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Ex-Khmer Rouge concedes genocide

PHNOM PENH, Cambodia -- A former Khmer Rouge leader expected to face a UN tribunal acknowledged yesterday there is "no more doubt left" that his regime committed genocide. It was the first public admission of the communist organization's collective guilt.


Khieu Smaphan's surprising statement in an interview is a major step in the long overdue effort to bring to justice those responsible for the deaths of 1.7 million Cambodians during the ultraleftist group's 1975-79 rule.

Many of the victims were executed; the rest died of starvation, disease, and overwork in the Khmer Rouge's attempt to create an agrarian utopia. Now, with an agreement on a tribunal earlier this month between UN and Cambodian officials, former Khmer Rouge leaders may soon face charges for the first time.

Khieu Samphan, 72, a former head of state and one of the few top Khmer Rouge leaders still alive, is certain to be indicted. Speaking by telephone from his home, he apparently hoped to begin giving his version of Cambodia's bloody history before his likely prosecution for genocide and crimes against humanity.

He insisted he never ordered any killings -- and contended that he learned only two months ago about the extent of the Khmer Rouge's crimes from a documentary.

"Everything has to go the trial's way now, and there's no other way," he said. "I have to prepare myself not to let the time pass away. But I also want the public to understand about me, too. I was not involved in any killings."

Until yesterday, none of the Khmer Rouge's top leaders had publicly accepted that the government committed genocide.

But Khieu Samphan said he realized he could no longer ignore the Khmer Rouge's atrocities after he saw a documentary about the notorious S-21 prison, presented to him by a Cambodian-French filmmaker, Rithy Pan.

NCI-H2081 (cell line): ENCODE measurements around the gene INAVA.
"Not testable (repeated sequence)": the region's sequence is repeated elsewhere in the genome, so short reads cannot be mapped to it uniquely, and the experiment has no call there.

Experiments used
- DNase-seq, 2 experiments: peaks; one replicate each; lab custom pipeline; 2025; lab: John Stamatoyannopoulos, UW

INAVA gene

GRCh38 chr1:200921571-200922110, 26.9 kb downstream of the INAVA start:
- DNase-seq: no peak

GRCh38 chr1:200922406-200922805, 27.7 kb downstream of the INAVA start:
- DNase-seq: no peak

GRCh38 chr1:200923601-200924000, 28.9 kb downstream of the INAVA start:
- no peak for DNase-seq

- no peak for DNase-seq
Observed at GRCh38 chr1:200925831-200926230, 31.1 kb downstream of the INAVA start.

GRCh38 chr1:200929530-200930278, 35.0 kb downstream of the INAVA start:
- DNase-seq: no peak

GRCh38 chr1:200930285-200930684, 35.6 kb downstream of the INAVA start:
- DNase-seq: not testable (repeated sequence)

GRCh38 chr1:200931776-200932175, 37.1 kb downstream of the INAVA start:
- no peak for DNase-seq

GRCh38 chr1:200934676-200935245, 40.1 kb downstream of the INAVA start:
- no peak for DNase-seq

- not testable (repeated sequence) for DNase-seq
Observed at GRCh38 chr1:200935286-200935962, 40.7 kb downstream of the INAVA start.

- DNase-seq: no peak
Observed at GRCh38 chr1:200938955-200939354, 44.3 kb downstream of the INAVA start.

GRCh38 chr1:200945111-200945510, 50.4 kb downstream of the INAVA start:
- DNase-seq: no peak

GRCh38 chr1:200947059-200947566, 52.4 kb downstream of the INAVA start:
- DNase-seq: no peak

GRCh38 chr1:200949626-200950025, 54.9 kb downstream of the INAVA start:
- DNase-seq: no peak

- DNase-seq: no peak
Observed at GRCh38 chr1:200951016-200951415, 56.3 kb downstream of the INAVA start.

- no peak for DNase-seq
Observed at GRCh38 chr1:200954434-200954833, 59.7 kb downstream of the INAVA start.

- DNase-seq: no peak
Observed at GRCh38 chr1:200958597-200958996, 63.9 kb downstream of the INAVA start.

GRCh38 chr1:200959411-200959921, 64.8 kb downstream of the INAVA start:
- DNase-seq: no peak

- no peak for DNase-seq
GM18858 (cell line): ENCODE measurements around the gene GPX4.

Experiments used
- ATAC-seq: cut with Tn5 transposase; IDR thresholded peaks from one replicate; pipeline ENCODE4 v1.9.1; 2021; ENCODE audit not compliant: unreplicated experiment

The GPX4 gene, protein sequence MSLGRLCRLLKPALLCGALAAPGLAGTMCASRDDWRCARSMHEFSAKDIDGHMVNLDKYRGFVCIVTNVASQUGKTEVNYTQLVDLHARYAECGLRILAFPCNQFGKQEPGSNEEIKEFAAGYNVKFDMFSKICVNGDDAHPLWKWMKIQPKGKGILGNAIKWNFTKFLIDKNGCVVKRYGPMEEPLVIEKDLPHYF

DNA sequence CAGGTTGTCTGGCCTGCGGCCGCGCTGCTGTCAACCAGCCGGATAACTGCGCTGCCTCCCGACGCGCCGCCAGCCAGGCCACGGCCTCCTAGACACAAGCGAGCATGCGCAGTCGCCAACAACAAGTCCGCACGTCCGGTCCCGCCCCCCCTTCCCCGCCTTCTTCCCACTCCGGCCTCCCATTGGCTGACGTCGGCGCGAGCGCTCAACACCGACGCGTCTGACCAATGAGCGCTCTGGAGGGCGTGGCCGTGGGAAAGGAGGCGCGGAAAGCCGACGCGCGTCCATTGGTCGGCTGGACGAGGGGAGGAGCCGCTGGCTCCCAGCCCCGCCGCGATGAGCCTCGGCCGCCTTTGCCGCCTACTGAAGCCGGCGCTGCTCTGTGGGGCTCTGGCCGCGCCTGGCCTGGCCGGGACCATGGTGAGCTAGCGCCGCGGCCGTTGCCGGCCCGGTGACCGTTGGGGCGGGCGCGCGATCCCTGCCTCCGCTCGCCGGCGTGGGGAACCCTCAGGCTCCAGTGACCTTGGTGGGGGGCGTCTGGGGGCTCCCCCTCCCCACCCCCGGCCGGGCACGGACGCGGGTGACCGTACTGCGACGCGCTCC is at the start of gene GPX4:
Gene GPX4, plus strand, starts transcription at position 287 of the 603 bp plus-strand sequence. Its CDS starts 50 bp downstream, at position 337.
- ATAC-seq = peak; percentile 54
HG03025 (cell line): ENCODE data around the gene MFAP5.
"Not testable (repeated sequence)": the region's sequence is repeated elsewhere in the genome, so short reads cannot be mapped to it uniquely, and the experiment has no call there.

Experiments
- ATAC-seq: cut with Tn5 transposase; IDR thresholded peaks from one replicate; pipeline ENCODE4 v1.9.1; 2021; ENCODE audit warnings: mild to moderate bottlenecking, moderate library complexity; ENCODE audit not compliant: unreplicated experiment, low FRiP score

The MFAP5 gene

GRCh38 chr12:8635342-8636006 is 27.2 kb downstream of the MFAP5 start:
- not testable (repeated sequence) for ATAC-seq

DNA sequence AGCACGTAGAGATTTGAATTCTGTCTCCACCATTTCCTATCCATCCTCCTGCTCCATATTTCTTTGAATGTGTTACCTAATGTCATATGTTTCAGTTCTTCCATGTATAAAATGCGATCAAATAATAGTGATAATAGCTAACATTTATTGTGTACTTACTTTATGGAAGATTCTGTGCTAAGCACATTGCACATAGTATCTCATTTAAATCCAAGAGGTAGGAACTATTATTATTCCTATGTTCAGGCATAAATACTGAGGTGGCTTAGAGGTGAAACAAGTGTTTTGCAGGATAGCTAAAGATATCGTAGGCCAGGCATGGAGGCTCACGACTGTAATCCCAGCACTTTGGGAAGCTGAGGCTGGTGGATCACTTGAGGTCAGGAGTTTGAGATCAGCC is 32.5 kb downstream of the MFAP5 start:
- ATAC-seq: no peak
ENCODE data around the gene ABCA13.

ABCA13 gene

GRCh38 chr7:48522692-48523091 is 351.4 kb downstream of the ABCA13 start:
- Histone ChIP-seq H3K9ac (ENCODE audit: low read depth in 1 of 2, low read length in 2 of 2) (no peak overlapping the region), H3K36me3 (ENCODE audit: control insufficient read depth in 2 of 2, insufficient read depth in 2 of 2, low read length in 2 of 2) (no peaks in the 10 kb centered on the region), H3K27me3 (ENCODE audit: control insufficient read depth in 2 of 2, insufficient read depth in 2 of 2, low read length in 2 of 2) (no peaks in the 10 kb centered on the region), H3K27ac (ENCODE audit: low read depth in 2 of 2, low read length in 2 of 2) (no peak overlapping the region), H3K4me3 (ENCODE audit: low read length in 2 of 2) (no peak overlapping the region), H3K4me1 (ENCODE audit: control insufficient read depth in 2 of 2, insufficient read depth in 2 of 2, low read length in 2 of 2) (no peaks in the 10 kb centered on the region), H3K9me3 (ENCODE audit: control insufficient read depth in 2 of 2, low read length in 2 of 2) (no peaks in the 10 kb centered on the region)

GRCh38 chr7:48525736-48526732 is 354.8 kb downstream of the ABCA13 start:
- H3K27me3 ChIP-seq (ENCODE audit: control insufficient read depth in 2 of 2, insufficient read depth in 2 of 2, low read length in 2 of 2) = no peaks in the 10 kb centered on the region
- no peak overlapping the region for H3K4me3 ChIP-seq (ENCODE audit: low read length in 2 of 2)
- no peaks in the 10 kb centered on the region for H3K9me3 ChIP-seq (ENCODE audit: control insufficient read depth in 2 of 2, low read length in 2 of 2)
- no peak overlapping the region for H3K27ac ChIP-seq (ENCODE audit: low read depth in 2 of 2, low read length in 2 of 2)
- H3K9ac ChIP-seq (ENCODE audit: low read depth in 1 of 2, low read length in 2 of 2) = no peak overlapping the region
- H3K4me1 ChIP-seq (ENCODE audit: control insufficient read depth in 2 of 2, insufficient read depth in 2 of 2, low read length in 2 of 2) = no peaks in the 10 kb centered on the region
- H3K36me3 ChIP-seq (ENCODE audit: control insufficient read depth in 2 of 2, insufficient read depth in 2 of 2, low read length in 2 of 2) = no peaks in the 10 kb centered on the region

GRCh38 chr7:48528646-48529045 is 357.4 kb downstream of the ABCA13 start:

"When I saw the film, it was hard for me to deny. There's no more doubt left," said Khieu Samphan, who lives in Pailin, 175 miles northwest of the capital, Phnom Penh.

"I was surprised, because I never thought it [the regime] went to that extent in its policies. S-21 was in the middle of Phnom Penh. It was clearly a state institution."

Until he saw the film, he said, he had reserved his judgment about the prison's existence and atrocities.

As many as 16,000 people are believed to have passed through the gates of the infamous prison, but only 14 are thought to have survived. The prison is now the Tuol Sleng Genocide Museum.

None of the Khmer Rouge's surviving leadership has faced justice. Many are infirm but, like Khieu Samphan, live and move freely about the country. Pol Pot, the regime's leader, died in 1998.

After five years of negotiations, UN and Cambodian officials tentatively agreed this month on steps to set up the tribunal. But the court's creation has been delayed by a lack of funds and by political instability after Cambodia's inconclusive general elections left three parties jostling to create a coalition.

UN Secretary-General Kofi Annan plans to launch an appeal in early February for contributions toward the tribunal's $40 million operating budget. Sok An, the Cambodian government's chief negotiator for setting up the court, has said its formalization will be "addressed immediately" once a new legislature is formed.

The other senior leader expected to face trial is Nuon Chea, the former Khmer Rouge's ideologue, who also lives in Pailin. He and Khieu Samphan surrendered to the government in December 1998, just a few months before the capture of Ta Mok, the former Khmer Rouge army chief, which capped the final collapse of the movement.

Ta Mok and Kaing Khek lev, the S-21 prison's chief, are in prison.

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